Editing Novels

A buddy of mine wrote a novel (about 300 pages) and asked me to edit it, so I did. It was frustrating, maddening, whimsical, painstaking and… fun, in spots.

I want to share this maiden voyage with you.

I edited for mainly the following:

  1. Grammar
  2. Punctuation
  3. Spelling
  4. Redundancy (using the same adjective five times on a page is not cool)
  5. Style/flow

My friend first delivered the novel to me in loose-page form: standard printer paper, neither bound nor stapled. I read the entire book once to get a feel for it, to learn the storyline and progression. The second time through, I edited it.

It. Took. Forever!

I had been a copy editor at a student newspaper at Wisconsin, and while that was 15 years ago (shut up, young brats!), I still recall the thrill of the hunt – it’s part of the reason I agreed to edit this giant blob of prose. Well, newspaper articles are anywhere from about half of a standard page to maybe four or five standard pages. Editing three stories in a sitting might equate to about eight or ten actual pages. This thing is 300ish pages long; its sheer mass turned that aforementioned “thrill of the hunt” eagerness to a “snore, I need more coffee” sentiment about twenty pages into an editing session.

At any rate, I left that first copy absolutely covered with red ink.

A couple of weeks passed, at which point my friend decided that he wanted me to go over it again, just to make sure we didn’t miss anything the first time.

So at this point he has a “proof” book in glossy paperback form, which makes it much easier to read.

And as I go through this second edit, I become increasingly annoyed at the fact that many of the mistakes I caught the first time… were not fixed in the file. In other words, I saw many of the same mistakes.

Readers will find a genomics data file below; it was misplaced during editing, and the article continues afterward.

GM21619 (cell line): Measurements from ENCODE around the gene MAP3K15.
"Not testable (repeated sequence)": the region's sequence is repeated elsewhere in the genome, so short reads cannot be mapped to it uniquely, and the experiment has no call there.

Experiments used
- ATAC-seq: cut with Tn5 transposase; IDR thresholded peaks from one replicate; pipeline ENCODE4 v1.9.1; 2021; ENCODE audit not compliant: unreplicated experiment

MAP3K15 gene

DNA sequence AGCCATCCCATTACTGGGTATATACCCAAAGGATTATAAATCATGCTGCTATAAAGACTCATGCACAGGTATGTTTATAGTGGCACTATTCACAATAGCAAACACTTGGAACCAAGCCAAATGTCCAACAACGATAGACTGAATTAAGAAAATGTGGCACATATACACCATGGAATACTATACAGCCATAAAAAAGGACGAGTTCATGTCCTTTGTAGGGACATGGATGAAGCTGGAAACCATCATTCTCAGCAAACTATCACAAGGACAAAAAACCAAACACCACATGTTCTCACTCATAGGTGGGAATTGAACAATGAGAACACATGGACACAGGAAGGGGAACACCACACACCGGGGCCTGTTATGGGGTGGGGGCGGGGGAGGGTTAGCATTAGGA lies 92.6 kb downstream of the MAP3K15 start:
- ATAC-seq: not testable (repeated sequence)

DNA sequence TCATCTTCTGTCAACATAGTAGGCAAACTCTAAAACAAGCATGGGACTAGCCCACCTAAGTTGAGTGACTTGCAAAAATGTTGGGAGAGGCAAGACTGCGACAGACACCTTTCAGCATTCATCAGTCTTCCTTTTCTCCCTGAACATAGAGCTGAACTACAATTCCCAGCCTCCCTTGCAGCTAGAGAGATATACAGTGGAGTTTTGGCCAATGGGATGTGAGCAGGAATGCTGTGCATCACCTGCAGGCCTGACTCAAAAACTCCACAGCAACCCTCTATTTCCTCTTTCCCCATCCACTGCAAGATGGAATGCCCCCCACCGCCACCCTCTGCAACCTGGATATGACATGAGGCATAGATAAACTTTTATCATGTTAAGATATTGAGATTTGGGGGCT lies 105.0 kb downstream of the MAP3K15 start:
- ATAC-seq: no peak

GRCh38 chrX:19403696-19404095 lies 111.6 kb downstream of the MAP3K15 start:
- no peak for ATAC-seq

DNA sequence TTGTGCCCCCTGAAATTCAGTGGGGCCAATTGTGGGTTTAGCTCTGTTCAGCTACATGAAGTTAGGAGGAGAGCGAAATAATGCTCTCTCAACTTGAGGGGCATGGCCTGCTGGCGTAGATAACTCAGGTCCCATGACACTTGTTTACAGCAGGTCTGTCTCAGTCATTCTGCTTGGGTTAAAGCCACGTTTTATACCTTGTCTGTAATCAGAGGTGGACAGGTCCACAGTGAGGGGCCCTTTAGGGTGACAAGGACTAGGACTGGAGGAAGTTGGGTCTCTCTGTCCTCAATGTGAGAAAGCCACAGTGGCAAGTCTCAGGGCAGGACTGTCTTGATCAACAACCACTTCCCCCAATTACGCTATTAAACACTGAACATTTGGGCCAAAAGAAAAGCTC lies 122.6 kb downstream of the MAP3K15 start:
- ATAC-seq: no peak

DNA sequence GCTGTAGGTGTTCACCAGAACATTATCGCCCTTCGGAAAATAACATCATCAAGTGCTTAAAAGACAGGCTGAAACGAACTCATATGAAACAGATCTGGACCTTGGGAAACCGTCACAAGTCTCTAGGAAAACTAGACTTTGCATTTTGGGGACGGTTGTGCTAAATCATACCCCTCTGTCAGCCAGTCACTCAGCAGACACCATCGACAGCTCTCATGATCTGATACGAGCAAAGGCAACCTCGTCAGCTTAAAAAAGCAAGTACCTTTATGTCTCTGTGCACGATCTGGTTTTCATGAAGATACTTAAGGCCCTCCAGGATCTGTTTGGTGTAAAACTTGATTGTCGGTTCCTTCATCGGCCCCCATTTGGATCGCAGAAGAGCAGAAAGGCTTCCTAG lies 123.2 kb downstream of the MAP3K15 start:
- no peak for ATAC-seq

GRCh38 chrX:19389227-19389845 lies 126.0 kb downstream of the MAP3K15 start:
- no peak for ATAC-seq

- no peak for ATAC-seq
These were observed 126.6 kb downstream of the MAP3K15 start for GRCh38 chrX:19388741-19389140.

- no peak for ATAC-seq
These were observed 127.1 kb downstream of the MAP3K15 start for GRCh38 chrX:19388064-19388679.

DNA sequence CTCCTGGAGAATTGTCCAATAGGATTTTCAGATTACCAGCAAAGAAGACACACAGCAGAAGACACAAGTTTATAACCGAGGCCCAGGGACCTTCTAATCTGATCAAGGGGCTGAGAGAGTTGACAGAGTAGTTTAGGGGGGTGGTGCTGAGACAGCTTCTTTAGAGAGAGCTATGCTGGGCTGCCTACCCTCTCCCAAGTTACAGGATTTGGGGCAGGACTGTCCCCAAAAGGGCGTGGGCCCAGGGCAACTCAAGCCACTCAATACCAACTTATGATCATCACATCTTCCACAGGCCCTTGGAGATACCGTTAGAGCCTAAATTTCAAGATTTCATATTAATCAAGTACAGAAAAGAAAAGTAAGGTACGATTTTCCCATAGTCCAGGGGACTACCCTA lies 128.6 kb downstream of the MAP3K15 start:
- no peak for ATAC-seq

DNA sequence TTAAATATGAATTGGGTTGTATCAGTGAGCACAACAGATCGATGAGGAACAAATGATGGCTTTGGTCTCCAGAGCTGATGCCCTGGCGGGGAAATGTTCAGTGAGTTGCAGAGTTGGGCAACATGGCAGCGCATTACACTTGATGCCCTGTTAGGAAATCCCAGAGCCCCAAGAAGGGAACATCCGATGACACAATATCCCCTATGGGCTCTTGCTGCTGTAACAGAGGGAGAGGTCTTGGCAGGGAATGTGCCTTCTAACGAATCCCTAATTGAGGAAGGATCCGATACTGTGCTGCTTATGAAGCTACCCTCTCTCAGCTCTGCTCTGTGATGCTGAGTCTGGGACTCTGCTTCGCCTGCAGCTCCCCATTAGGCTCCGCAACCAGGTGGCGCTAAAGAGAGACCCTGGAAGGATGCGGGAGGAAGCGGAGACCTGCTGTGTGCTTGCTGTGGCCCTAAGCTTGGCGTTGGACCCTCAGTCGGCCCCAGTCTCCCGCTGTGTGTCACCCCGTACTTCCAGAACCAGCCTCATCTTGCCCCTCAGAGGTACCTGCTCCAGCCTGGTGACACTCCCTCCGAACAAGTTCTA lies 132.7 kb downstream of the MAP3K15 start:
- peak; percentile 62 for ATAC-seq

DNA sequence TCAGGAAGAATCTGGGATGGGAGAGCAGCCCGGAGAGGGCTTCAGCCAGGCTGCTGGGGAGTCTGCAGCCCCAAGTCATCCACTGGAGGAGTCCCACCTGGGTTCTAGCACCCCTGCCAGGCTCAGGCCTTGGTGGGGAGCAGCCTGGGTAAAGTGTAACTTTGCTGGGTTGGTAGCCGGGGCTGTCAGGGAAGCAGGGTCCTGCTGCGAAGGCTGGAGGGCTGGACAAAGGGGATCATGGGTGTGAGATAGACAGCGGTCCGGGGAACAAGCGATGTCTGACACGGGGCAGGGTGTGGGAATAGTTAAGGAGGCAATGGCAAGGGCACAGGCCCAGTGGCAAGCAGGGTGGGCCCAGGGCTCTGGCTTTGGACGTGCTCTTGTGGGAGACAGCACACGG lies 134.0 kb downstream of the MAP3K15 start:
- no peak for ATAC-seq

But then my mind began playing tricks on me:

“Are you sure you caught that mistake the first time, Tom?”
“Are you certain that you recommended a different verb?”

So here I was, spending 10-12 more hours on this thing, bombarded by alternating feelings of angst and inadequacy. To make matters worse, he wanted it (the second edit) pronto… so yours truly pulled an all-nighter. I felt I was back in school trying to – in one evening – absorb 12 chapters of previously assigned text (which i hadn’t fully read…) in preparation for a test. That is to say, the second edit felt like those all-night cram sessions in school. And, as previously shown, I was partly losing my mind.

I think I was up till about 5am. I delivered the book to him later that day. Hallelujah! Deadline met, prose cleaned up, story snappy.

This time, I’d better not have missed anything (assuming I actually did the first time…) … and he’d better implement all the recommendations… or at least the grammar/spelling/punctuation tips. It’s his book, and I love him like a brother, but my name is on the first page too!

Despite the setbacks – real and imagined – it was a thoroughly rewarding experience. And… I was paid. That makes me a de facto professional editor. hehe

So keep an eye out for “Island of Ted” on Amazon and maybe other sites.

Also… please use this place to chat about your own editing experiences.

I really enjoyed your story, Tom. Good work. :slight_smile:

Thanks! It was a trip!